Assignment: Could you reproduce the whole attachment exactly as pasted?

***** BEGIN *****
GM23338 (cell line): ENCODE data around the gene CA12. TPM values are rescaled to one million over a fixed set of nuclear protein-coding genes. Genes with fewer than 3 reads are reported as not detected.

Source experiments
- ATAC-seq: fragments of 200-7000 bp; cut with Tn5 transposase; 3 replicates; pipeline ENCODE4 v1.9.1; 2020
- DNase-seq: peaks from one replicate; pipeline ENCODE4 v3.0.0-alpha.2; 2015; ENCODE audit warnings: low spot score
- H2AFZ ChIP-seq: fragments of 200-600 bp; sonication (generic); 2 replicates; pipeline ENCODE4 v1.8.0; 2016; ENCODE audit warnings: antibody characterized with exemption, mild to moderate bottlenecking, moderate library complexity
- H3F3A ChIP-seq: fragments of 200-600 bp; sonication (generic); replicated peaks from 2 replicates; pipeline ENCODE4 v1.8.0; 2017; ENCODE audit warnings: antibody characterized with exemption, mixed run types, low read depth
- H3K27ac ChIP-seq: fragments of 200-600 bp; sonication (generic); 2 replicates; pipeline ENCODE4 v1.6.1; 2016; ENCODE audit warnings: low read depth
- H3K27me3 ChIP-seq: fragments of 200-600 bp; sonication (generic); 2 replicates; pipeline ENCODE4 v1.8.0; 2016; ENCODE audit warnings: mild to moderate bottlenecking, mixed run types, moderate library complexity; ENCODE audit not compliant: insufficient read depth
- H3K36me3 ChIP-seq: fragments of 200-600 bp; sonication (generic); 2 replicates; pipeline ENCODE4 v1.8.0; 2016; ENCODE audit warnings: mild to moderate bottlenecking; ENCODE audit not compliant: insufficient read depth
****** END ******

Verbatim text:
GM23338 (cell line): ENCODE data around the gene CA12. TPM values are rescaled to one million over a fixed set of nuclear protein-coding genes. Genes with fewer than 3 reads are reported as not detected.

Source experiments
- ATAC-seq: fragments of 200-7000 bp; cut with Tn5 transposase; 3 replicates; pipeline ENCODE4 v1.9.1; 2020
- DNase-seq: peaks from one replicate; pipeline ENCODE4 v3.0.0-alpha.2; 2015; ENCODE audit warnings: low spot score
- H2AFZ ChIP-seq: fragments of 200-600 bp; sonication (generic); 2 replicates; pipeline ENCODE4 v1.8.0; 2016; ENCODE audit warnings: antibody characterized with exemption, mild to moderate bottlenecking, moderate library complexity
- H3F3A ChIP-seq: fragments of 200-600 bp; sonication (generic); replicated peaks from 2 replicates; pipeline ENCODE4 v1.8.0; 2017; ENCODE audit warnings: antibody characterized with exemption, mixed run types, low read depth
- H3K27ac ChIP-seq: fragments of 200-600 bp; sonication (generic); 2 replicates; pipeline ENCODE4 v1.6.1; 2016; ENCODE audit warnings: low read depth
- H3K27me3 ChIP-seq: fragments of 200-600 bp; sonication (generic); 2 replicates; pipeline ENCODE4 v1.8.0; 2016; ENCODE audit warnings: mild to moderate bottlenecking, mixed run types, moderate library complexity; ENCODE audit not compliant: insufficient read depth
- H3K36me3 ChIP-seq: fragments of 200-600 bp; sonication (generic); 2 replicates; pipeline ENCODE4 v1.8.0; 2016; ENCODE audit warnings: mild to moderate bottlenecking; ENCODE audit not compliant: insufficient read depth